satellite, natural, celestial body orbiting a planet, dwarf planet, asteroid, or star of a larger size. The most familiar natural satellite is the earth's moon; thus, satellites of other planets are often referred to as moons. Within the solar system the earth's moon is the largest satellite in relation to its planet and Charon is even larger relative to the dwarf planet Pluto, although neither is the largest in actual size. The largest natural satellite, Jupiter's Ganymede, is 3,268 mi (5,262 km) in diameter, and it and Saturn's Titan are both larger than the planet Mercury. In comparison, some satellites are quite small, e.g., Deimos, the outer satellite of Mars, is c.4 mi (6 km) in diameter. Neither of the inferior planets, Mercury or Venus, has a known satellite; all of the superior planets (those whose orbits lie beyond the orbit of the earth) have at least two known satellites (Mars, 2; Jupiter, 63; Saturn, 61; Uranus, 27; Neptune, 13). A number of satellites, e.g., Phoebe of Saturn, Triton of Neptune, and most of the small outer moons of Jupiter and Uranus, have retrograde motion and may be asteroids that were captured by the planet's gravitation. The asteroid Ida has a tiny moon, Dactyl, that is about a mile (1.6 km) in diameter and orbits about 60 mi (97 km) above Ida's surface.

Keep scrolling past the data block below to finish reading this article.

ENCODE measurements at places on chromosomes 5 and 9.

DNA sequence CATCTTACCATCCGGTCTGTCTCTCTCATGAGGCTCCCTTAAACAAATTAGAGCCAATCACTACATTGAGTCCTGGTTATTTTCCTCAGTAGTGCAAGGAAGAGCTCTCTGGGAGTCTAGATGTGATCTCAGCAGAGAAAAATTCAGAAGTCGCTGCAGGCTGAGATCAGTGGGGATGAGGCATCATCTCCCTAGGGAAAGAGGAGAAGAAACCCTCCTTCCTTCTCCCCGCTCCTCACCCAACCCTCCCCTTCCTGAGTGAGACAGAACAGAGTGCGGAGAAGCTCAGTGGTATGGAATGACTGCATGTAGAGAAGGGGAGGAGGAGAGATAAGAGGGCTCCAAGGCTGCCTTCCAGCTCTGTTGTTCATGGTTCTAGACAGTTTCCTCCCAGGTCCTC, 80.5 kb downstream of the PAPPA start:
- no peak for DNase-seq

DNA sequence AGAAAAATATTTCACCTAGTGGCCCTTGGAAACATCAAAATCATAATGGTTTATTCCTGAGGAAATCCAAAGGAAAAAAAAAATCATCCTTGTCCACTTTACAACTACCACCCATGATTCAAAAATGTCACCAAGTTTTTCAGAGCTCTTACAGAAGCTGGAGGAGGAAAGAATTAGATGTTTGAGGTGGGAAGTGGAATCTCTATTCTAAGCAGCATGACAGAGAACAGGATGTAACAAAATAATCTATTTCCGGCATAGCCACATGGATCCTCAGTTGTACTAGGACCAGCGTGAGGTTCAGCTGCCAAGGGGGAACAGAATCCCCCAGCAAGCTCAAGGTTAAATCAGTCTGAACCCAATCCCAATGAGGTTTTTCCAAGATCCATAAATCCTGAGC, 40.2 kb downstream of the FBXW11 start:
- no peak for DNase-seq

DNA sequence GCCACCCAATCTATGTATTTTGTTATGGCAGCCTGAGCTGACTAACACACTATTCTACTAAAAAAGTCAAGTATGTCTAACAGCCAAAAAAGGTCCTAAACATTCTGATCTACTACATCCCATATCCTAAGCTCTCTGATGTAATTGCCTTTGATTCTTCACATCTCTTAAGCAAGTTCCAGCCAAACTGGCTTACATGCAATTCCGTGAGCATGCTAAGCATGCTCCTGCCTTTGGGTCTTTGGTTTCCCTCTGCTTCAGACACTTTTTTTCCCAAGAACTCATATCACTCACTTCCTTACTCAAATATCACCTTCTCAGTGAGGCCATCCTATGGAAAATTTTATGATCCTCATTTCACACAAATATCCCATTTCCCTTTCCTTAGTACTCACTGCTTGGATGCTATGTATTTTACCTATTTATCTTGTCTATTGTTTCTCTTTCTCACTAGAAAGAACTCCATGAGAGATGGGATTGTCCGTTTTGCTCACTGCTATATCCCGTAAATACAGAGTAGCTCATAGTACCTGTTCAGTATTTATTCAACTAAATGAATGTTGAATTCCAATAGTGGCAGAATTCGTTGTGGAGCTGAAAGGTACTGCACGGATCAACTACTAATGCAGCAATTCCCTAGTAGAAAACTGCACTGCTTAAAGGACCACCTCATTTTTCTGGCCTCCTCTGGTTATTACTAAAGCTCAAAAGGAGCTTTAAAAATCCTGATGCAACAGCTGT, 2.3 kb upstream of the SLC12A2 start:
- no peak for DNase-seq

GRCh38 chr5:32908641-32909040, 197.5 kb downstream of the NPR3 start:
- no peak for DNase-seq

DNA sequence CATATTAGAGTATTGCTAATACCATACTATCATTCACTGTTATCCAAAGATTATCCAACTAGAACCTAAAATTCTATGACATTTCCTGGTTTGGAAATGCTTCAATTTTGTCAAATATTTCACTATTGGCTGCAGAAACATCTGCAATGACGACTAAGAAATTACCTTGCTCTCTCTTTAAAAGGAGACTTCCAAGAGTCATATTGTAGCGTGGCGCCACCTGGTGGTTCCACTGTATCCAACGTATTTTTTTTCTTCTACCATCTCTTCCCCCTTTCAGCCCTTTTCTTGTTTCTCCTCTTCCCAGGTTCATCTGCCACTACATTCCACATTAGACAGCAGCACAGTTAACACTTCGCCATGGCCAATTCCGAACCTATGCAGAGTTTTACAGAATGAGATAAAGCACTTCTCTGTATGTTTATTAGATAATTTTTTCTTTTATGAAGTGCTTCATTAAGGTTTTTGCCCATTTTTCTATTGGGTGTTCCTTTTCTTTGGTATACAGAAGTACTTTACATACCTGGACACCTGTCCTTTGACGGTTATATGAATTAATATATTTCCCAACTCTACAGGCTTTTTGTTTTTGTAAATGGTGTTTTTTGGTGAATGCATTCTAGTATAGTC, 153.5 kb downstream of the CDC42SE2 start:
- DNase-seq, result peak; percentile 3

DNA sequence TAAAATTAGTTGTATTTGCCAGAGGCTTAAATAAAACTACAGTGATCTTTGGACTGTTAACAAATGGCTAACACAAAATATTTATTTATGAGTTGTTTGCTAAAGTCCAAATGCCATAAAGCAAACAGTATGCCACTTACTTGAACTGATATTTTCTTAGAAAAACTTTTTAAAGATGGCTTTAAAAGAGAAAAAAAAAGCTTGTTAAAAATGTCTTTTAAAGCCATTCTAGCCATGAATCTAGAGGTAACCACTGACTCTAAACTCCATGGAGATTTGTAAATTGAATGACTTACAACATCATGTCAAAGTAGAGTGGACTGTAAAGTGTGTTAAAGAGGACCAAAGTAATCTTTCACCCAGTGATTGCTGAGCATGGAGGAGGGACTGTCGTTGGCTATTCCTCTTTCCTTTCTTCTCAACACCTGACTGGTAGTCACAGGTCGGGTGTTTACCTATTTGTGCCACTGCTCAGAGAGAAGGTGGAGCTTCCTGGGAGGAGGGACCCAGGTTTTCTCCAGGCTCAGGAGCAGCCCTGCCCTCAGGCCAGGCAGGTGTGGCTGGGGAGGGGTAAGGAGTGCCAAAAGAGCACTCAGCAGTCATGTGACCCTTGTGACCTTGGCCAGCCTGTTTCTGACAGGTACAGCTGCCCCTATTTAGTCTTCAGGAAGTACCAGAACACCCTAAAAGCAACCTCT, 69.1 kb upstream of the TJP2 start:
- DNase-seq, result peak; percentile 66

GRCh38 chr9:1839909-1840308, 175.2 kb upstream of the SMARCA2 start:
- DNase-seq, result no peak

The Columbia Electronic Encyclopedia, 6th ed. Copyright © 2012, Columbia University Press. All rights reserved.
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